I just used this pot for a week on a wilderness camping trip, and I have to say that it makes a seriously good cup of coffee. However, you need to get a feel for how you use it. I also recommend getting some percolator filters since they will make the pot more forgiving, but they're not required (I bought some but lost them in a box and never used them). First things first. Make sure to make a couple of practic pots at home first. Don't even drink the first one since it will contain any oils from the manufacturing process. You'll likely also overcook the coffee, which will make it bitter.Here is what worked best for us. Keep in mind that we like strong coffee, so you can adjust as needed. First, fill the pot up to the 9 cup line with decent water. The better the water, the better the coffee. I have to say the water out of the Merced River in Yosemite was outstanding. I didn't worry about bacteria because we were boiling the water. But I digress. Get course ground coffee. Not fine expresso grind, but a coarser grind that's less likely to fall through the holes in the basket. Dump coffee in the basket. We didn't measure, but you can if you want. We filled the basket up to about 1/8 of an inch of the rim...pretty much a full basket, give or take a little. Assemble pot and put on a consistent flame, like a camp stove. Oh, before you do this, flip out the little lifing ring on back so it's easy to grab later. You'll thank me. Turn on medium heat, then wait. We found that the pot started percolating in about 7-10 minutes depending on how cold our starting water was. Here's the secret: As soon as you get the first perc, turn down the heat! If you keep the heat up, two things will happen. First, the violence of the boil will give you more grounds in the pot. Secondly, you can scorch the coffee. Just turn it down to as low as it will keep perking.We found that 10-12 minutes of low heat percolating was about right for us. Just turn off the heat source, let it settle for a few minutes (the grounds will sink), and you're ready to go. DO NOT REMOVE THE TOP. The folks on here that complained that the plastic top melted or pulled off caused the issue themselves. If it melted, you had the heat WAY too high. Slow perc over low heat, folks. You also have no reason to take the lid off while this is hot. None. Just gently pour yourself a great cup of coffee using towels or hot pads. The pot is all aluminum, and hot. If you really hate grounds, just pour through a paper towel or something similar. However, if you pour gently you should get minimal grounds assuming you let them settle. Clean-up in generally a pain, but all percolators are. After cooling, the unit comes apart easily. We always keep a bucket of water available as a wash basin, and this worked great. You'll need a small nylon dishes brush to clean the unit well, but it takes just a couple of minutes.I hope this was helpful. We read several negative reviews on here before we tried the pot, and we were intent on avoiding the mistakes of others. We did, and it was easy to do so. The pot works great and we loved the coffee out of it. An added bonus is the fact it's very LIGHT. When packing into a camping area, having an aluminum pot that's virtually weightless is a big plus.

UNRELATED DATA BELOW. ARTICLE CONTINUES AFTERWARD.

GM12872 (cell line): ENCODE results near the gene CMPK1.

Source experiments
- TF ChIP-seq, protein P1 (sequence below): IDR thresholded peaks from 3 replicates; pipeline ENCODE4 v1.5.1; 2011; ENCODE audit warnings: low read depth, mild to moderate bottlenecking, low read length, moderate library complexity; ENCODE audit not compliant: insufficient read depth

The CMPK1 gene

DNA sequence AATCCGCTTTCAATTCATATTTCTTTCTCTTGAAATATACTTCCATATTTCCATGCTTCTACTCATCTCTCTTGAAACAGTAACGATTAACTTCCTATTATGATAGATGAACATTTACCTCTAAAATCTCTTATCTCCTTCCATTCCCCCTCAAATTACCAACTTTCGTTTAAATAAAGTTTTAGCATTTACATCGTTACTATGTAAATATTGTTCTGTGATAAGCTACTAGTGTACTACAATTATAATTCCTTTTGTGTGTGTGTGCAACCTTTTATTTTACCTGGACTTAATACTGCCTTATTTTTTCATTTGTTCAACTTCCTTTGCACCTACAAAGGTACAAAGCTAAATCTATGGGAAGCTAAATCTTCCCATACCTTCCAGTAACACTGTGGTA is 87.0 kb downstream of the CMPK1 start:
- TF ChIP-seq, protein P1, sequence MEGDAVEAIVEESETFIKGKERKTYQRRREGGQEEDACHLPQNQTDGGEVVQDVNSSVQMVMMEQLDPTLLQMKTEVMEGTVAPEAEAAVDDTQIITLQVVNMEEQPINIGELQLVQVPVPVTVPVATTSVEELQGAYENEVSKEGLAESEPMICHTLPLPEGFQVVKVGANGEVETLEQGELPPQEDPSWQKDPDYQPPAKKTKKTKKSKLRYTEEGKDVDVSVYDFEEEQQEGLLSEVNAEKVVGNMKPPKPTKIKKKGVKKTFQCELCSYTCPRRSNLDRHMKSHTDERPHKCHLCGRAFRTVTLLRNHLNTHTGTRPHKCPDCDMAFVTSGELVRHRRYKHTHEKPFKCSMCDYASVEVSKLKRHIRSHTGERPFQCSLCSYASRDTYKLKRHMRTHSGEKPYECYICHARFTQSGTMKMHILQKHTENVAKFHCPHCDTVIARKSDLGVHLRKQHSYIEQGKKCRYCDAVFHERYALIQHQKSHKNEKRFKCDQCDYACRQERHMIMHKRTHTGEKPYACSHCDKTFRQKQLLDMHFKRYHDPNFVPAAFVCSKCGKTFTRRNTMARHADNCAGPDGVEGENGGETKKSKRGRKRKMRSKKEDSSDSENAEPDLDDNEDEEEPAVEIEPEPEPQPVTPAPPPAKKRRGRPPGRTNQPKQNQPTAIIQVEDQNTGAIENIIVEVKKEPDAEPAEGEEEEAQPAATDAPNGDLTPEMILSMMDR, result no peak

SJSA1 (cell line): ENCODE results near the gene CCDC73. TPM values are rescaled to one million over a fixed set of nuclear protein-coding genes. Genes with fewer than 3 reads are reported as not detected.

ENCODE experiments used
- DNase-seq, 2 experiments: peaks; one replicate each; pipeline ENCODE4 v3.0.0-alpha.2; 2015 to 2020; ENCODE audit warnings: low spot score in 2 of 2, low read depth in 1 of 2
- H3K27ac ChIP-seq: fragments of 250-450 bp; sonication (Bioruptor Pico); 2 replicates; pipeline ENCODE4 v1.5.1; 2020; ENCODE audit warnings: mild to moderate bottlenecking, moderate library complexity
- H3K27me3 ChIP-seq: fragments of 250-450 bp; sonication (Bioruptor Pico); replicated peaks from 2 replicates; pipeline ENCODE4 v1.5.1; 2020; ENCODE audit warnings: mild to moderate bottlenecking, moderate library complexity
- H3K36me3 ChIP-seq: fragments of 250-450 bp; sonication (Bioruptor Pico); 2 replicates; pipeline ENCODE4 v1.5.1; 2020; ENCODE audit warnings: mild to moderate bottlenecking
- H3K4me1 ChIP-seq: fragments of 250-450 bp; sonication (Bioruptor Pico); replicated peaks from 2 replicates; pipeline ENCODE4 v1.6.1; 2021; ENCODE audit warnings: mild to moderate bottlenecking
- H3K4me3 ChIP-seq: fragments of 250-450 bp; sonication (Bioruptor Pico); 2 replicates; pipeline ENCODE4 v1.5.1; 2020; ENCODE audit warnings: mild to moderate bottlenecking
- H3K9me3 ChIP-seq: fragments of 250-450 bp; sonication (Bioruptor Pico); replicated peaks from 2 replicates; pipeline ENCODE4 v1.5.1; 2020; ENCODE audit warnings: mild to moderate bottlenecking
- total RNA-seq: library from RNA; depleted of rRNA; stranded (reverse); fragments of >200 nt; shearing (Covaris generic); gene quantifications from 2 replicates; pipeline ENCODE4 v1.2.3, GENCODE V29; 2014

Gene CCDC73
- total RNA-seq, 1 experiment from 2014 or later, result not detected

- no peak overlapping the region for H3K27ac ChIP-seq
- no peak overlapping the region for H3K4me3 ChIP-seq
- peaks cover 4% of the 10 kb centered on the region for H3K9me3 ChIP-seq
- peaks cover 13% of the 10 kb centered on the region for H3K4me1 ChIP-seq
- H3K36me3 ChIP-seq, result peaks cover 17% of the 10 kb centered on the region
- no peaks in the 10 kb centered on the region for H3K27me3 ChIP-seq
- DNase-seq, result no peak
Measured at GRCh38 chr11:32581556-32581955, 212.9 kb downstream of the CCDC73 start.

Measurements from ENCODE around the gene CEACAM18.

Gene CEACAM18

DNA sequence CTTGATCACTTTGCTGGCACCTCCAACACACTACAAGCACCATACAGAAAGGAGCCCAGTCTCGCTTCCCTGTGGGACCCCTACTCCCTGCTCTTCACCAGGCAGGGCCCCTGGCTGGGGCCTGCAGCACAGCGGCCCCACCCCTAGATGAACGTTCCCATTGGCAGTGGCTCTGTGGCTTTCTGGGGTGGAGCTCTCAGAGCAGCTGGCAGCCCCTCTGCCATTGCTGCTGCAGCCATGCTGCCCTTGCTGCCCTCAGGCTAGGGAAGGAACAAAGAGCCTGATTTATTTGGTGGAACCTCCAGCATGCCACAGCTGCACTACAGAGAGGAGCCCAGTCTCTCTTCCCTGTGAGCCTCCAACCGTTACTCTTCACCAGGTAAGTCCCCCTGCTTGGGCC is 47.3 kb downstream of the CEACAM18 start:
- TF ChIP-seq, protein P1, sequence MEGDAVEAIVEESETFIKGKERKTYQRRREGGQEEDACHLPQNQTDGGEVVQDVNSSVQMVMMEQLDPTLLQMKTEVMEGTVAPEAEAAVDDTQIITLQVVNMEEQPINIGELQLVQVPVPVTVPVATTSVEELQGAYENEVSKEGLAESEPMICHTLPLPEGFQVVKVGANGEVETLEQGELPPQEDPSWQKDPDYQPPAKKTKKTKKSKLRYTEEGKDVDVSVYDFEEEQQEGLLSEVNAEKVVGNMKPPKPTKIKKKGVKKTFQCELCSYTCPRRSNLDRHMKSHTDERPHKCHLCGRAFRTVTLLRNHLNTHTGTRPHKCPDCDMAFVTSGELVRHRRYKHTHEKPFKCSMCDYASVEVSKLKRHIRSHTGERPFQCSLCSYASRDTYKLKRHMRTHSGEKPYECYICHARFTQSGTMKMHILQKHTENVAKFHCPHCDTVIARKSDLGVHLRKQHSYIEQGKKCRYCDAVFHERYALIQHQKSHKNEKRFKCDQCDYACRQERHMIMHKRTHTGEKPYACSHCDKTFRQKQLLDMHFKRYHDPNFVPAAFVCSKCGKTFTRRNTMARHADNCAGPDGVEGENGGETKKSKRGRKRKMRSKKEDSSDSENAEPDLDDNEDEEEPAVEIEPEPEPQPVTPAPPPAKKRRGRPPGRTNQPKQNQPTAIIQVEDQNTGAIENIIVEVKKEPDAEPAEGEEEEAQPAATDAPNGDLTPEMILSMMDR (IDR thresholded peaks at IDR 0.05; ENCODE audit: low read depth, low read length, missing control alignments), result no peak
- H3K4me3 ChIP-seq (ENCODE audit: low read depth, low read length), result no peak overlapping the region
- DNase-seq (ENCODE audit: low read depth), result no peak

Rating: [5 of 5 Stars!]